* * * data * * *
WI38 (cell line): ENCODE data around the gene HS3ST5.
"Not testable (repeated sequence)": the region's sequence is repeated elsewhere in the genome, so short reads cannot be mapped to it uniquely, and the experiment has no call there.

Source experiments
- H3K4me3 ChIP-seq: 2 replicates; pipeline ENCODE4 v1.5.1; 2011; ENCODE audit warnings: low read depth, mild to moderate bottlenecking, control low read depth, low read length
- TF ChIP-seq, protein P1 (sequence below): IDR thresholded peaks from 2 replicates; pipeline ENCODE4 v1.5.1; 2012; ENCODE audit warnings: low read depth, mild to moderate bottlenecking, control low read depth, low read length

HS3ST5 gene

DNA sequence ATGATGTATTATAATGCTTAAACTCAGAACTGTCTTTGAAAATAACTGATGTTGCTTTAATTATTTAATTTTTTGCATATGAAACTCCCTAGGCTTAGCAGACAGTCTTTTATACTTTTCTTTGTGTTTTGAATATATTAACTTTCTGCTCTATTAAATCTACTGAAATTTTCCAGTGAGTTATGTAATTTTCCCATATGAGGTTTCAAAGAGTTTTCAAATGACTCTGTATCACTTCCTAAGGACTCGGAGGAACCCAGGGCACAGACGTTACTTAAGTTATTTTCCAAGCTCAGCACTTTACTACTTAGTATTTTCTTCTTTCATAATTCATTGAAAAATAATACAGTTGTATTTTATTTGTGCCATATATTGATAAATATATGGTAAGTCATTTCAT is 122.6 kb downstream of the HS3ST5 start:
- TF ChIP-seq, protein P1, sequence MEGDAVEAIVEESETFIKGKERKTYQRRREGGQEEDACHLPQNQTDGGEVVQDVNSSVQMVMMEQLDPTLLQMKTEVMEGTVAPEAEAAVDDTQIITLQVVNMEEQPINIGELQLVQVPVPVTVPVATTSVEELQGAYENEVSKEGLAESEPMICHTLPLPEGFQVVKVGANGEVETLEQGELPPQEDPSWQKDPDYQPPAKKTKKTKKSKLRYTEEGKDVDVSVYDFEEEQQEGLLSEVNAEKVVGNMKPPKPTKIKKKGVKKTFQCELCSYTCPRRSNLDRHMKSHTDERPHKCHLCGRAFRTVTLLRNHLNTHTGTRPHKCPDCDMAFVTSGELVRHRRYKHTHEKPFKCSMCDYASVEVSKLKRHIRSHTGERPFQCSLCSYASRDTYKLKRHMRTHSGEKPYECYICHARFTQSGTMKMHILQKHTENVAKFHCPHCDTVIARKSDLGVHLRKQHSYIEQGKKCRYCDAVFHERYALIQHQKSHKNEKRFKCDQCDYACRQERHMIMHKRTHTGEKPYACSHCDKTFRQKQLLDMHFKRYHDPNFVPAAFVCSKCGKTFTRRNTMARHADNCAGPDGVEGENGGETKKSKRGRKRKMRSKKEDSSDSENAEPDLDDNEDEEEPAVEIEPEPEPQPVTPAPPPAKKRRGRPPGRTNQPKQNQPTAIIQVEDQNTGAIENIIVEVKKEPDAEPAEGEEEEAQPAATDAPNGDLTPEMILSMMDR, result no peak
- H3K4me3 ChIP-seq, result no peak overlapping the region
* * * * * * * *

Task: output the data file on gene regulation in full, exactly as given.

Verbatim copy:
WI38 (cell line): ENCODE data around the gene HS3ST5.
"Not testable (repeated sequence)": the region's sequence is repeated elsewhere in the genome, so short reads cannot be mapped to it uniquely, and the experiment has no call there.

Source experiments
- H3K4me3 ChIP-seq: 2 replicates; pipeline ENCODE4 v1.5.1; 2011; ENCODE audit warnings: low read depth, mild to moderate bottlenecking, control low read depth, low read length
- TF ChIP-seq, protein P1 (sequence below): IDR thresholded peaks from 2 replicates; pipeline ENCODE4 v1.5.1; 2012; ENCODE audit warnings: low read depth, mild to moderate bottlenecking, control low read depth, low read length

HS3ST5 gene

DNA sequence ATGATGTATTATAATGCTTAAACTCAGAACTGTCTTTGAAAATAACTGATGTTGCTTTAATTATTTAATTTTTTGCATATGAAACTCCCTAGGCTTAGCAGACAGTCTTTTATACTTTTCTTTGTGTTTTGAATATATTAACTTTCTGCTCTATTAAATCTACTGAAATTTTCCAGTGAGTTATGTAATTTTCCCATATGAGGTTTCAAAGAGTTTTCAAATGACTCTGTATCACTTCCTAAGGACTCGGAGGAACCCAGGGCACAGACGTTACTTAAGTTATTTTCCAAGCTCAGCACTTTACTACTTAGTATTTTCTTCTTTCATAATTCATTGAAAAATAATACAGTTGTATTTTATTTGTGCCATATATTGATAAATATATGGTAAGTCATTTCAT is 122.6 kb downstream of the HS3ST5 start:
- TF ChIP-seq, protein P1, sequence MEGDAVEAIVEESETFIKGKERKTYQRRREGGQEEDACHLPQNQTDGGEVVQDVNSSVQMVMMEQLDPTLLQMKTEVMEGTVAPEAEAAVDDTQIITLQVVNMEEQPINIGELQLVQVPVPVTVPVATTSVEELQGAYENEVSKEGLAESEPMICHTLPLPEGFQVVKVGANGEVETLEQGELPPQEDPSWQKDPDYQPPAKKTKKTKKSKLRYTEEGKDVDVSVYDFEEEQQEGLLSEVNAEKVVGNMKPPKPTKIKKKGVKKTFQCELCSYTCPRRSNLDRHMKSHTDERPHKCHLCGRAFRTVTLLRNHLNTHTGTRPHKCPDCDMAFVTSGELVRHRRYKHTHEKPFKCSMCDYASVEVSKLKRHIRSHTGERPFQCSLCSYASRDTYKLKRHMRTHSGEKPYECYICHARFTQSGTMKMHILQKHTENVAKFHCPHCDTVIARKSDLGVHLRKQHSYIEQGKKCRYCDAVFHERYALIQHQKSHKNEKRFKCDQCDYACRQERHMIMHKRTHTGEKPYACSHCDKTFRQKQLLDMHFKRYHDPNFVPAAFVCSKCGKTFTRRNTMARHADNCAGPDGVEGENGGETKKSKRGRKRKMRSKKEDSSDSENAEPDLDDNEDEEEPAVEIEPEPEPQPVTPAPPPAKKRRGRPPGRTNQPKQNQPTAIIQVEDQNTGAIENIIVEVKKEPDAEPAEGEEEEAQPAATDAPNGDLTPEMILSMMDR, result no peak
- H3K4me3 ChIP-seq, result no peak overlapping the region